Roddy Doyle's Charlie Savage: Three funerals and a marathon
I broke my record there, earlier in the week. I made it to three funerals in the one morning. It nearly killed me - I nearly added a fourth to the list - but I did it. And I didn't just go to the masses; I made it to two graveyards and a crematorium, then on to three pubs for the afters.
The cousins are dropping like flies. Three of them died inside 24 hours. Three branches of the family - a Savage, a Clarke and a Mullally. The Savages haven't spoken to the Mullallys since 1977 - don't ask -and the Clarke cousin was on my mother's side. So there was no co-ordination, no consideration. It was up to me - the wife wouldn't come with me.
- Why not?
- You're horrible at funerals, she says.
- I'm not. Am I?
- You gloat.
- I don't. Do I?
- You do, she says. - You'll probably be alive for another 30 years and you're already gloating at other people's funerals.
She doesn't look triumphant or malicious.
- I just don't want to witness it, she says.
She actually looks sad.
- Okay, I say.
I don't want to be the man who gloats at funerals, so I check my face in the bathroom mirror before I set off for Raheny, the first church on the morning's itinerary. And I have to admit, I do look a bit too f***in' eager. It's not a look that suits me. The wife has always said that I'm at my best when I'm cheerfully miserable. So that's the expression I'm trying to achieve as I go down the stairs - I don't skip - and out the front door.
Luckily, the funerals are all on the Northside, so I don't get done for speeding. I make it through the first mass - sit, stand, kneel, sign the book of condolence, hug the widow, and leg it up to my next stop, Kilbarrack.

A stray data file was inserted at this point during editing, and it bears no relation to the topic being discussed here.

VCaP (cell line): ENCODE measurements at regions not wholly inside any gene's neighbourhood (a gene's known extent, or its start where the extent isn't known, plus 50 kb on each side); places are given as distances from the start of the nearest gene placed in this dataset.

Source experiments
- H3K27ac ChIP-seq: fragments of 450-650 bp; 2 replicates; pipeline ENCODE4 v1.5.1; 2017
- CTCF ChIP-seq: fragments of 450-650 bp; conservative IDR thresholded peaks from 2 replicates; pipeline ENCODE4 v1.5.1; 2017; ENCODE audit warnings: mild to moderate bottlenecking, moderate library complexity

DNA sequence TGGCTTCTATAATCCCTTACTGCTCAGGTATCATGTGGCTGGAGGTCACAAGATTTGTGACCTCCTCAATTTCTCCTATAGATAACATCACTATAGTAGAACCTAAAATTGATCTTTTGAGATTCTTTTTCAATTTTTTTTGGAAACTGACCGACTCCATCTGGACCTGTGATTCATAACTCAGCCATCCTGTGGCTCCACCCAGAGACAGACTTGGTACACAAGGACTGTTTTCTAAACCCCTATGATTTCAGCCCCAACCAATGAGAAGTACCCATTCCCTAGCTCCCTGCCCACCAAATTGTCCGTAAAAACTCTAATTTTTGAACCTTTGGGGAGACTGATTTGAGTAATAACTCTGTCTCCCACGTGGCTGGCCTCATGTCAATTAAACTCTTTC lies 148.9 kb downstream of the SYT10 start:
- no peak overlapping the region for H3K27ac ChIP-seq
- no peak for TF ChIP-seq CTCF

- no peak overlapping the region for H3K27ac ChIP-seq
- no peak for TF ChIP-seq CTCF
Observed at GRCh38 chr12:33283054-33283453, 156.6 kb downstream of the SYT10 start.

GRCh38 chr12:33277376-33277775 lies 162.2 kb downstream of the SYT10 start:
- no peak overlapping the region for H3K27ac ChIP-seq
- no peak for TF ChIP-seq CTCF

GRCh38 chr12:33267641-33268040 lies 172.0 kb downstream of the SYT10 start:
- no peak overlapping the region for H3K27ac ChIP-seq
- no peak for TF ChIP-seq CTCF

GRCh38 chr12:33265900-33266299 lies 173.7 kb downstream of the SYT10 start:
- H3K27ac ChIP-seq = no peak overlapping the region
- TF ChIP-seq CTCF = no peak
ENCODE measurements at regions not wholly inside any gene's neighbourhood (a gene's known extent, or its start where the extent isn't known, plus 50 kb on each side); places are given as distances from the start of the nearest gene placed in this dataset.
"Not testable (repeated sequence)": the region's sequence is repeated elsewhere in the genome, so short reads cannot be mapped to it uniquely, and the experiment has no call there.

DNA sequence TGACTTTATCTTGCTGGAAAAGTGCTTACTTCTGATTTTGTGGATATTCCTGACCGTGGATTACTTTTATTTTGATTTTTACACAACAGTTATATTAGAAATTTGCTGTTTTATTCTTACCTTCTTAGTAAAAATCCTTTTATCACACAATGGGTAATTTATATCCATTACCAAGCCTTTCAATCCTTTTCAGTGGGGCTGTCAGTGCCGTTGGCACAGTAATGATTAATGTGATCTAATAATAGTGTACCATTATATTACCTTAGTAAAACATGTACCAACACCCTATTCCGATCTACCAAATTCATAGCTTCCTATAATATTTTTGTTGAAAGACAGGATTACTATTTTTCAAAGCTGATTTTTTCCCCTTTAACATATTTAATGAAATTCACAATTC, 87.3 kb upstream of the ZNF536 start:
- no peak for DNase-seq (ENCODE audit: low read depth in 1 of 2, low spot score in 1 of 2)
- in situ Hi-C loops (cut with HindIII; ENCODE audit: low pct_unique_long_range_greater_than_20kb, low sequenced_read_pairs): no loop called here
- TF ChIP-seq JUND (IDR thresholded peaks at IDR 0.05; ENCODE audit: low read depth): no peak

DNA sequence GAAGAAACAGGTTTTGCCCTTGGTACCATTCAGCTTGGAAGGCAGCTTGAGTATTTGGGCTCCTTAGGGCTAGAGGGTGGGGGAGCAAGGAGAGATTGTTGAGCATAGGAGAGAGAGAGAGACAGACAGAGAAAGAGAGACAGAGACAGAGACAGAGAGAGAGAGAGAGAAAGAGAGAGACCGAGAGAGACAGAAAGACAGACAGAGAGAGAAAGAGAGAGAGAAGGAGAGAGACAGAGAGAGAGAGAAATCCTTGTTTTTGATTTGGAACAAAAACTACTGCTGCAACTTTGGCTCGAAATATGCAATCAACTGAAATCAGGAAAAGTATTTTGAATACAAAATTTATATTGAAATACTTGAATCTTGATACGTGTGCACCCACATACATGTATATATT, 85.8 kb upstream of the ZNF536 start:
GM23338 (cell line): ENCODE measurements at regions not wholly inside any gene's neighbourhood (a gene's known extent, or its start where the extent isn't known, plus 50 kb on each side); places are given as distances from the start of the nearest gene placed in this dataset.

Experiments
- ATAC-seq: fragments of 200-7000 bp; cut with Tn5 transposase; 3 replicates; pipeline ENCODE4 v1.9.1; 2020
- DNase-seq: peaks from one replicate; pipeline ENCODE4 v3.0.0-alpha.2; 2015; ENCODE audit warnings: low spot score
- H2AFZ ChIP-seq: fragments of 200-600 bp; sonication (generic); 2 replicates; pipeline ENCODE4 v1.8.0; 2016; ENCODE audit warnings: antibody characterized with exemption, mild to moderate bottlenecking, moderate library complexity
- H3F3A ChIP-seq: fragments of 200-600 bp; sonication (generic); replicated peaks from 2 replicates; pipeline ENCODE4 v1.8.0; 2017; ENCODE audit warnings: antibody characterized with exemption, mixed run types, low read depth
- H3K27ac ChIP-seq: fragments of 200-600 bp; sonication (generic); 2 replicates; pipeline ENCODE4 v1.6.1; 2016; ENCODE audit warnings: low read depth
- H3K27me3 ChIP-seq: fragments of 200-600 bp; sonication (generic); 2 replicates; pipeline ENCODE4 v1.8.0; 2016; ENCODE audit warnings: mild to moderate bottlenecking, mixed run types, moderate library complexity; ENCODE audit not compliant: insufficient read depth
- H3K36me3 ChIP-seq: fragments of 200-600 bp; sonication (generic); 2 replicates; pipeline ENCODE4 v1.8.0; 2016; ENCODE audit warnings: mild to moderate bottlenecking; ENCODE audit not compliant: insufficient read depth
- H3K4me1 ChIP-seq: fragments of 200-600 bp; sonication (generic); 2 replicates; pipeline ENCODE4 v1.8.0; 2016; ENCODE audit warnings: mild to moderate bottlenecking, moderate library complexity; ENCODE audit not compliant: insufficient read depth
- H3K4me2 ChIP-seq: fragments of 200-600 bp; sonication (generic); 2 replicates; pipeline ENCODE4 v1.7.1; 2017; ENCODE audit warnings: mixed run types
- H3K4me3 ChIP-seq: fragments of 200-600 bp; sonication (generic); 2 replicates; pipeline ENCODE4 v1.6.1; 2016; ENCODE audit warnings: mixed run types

I'm 10 minutes into the mass before I cop on that I didn't know the Terry the priest keeps referring to. I'm in the wrong church! I'm in Benedict's and I should be in St John the Evangelist. I'm literally on the wrong side of the tracks.
I make it to the right church in time to be seen and give the second widow her hug. Then, before I go on to the last church, I leg it up to Balgriffin for the first burial.
I get drenched and my shoes are wrecked with the muck but I get back to the car and on to the third church, Bayside - then up to the graveyard in Sutton, and back down, across to the crematorium in Glasnevin, where Buttsey Clarke's coffin glides towards the flames while all 17 of his granddaughters sing Ring of Fire, Buttsey's favourite song. The people around me who aren't crying are bursting their s***es laughing - and that's exactly what Buttsey would have wanted.
I get back to the car and check my face in the rear-view mirror. I'm still looking appropriately sombre, especially when I stop humming Ring of Fire.
Anyway, only the pubs and the afters left - and that's when I hit the wall.
I've nothing against oxtail soup. There's no bad oxtail memory lurking in the cupboard at the back of my mind.
When I think of oxtail soup, I see the Royco packet and my mother smiling as she lets me help her stir it.
So I'm not blaming the soup. But I haven't tasted oxtail in years and then, inside an hour, I've swallowed a gallon of it - and a rake of sandwiches.
It must be back in fashion; the hipsters must love it. Because there it is, at all three funerals.
The first bowl's grand. I sit at a table with a gang of the cousins and we all talk about the soup and when we were kids in one another's houses, and the crack we had, and the trouble we got into.
The soup - the look of it, the smell, the taste - resurrects all sorts of good memories and feelings. My cousin, Billy, says it.
- Funerals are a great idea.
And he's right.
But I have to go on to the next one - and the second bowl.
The problem now is that this batch of cousins are having the memories I already had at the first one. I'm way ahead of them, and a bit bored - and this particular soup could have done with more water and a bit less ox.
I'm not feeling the best when I get up and leave.
The third bowl nearly kills me. The ox's tail is lodged in my gullet - and it's wagging.
I hope the cousins think I'm too upset to stay.
Because I have to get up, I have to get home. The wife has to see this: I'm definitely not gloating now.